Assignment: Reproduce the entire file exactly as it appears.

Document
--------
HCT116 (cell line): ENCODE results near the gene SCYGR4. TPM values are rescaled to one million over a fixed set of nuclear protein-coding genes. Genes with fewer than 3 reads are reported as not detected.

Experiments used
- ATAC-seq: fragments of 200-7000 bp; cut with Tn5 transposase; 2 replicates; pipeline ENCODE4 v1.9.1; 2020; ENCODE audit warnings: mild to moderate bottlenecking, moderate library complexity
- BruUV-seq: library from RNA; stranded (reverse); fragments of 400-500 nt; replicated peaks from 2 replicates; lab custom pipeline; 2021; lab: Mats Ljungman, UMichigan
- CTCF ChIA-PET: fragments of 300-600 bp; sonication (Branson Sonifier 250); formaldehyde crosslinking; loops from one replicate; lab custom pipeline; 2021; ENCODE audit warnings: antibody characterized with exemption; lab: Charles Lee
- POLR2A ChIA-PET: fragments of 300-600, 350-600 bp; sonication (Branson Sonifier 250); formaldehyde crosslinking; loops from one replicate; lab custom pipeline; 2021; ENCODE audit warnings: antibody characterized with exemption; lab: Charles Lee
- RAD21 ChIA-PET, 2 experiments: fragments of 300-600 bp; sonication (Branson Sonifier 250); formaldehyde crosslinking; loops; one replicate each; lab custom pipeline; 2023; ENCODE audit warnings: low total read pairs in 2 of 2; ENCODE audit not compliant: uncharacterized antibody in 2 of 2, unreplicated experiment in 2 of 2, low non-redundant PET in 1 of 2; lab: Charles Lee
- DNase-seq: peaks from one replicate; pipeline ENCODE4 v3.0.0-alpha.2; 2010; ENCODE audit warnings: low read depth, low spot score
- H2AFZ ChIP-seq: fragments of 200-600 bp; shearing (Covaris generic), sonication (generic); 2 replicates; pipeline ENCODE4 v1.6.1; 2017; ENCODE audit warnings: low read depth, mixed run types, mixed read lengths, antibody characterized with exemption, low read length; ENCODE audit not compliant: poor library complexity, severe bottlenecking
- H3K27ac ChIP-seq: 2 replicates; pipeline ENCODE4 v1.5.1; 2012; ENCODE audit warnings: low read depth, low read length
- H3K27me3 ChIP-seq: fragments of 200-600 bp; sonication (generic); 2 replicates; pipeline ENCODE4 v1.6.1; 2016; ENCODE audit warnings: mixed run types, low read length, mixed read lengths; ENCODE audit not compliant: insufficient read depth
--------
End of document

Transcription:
HCT116 (cell line): ENCODE results near the gene SCYGR4. TPM values are rescaled to one million over a fixed set of nuclear protein-coding genes. Genes with fewer than 3 reads are reported as not detected.

Experiments used
- ATAC-seq: fragments of 200-7000 bp; cut with Tn5 transposase; 2 replicates; pipeline ENCODE4 v1.9.1; 2020; ENCODE audit warnings: mild to moderate bottlenecking, moderate library complexity
- BruUV-seq: library from RNA; stranded (reverse); fragments of 400-500 nt; replicated peaks from 2 replicates; lab custom pipeline; 2021; lab: Mats Ljungman, UMichigan
- CTCF ChIA-PET: fragments of 300-600 bp; sonication (Branson Sonifier 250); formaldehyde crosslinking; loops from one replicate; lab custom pipeline; 2021; ENCODE audit warnings: antibody characterized with exemption; lab: Charles Lee
- POLR2A ChIA-PET: fragments of 300-600, 350-600 bp; sonication (Branson Sonifier 250); formaldehyde crosslinking; loops from one replicate; lab custom pipeline; 2021; ENCODE audit warnings: antibody characterized with exemption; lab: Charles Lee
- RAD21 ChIA-PET, 2 experiments: fragments of 300-600 bp; sonication (Branson Sonifier 250); formaldehyde crosslinking; loops; one replicate each; lab custom pipeline; 2023; ENCODE audit warnings: low total read pairs in 2 of 2; ENCODE audit not compliant: uncharacterized antibody in 2 of 2, unreplicated experiment in 2 of 2, low non-redundant PET in 1 of 2; lab: Charles Lee
- DNase-seq: peaks from one replicate; pipeline ENCODE4 v3.0.0-alpha.2; 2010; ENCODE audit warnings: low read depth, low spot score
- H2AFZ ChIP-seq: fragments of 200-600 bp; shearing (Covaris generic), sonication (generic); 2 replicates; pipeline ENCODE4 v1.6.1; 2017; ENCODE audit warnings: low read depth, mixed run types, mixed read lengths, antibody characterized with exemption, low read length; ENCODE audit not compliant: poor library complexity, severe bottlenecking
- H3K27ac ChIP-seq: 2 replicates; pipeline ENCODE4 v1.5.1; 2012; ENCODE audit warnings: low read depth, low read length
- H3K27me3 ChIP-seq: fragments of 200-600 bp; sonication (generic); 2 replicates; pipeline ENCODE4 v1.6.1; 2016; ENCODE audit warnings: mixed run types, low read length, mixed read lengths; ENCODE audit not compliant: insufficient read depth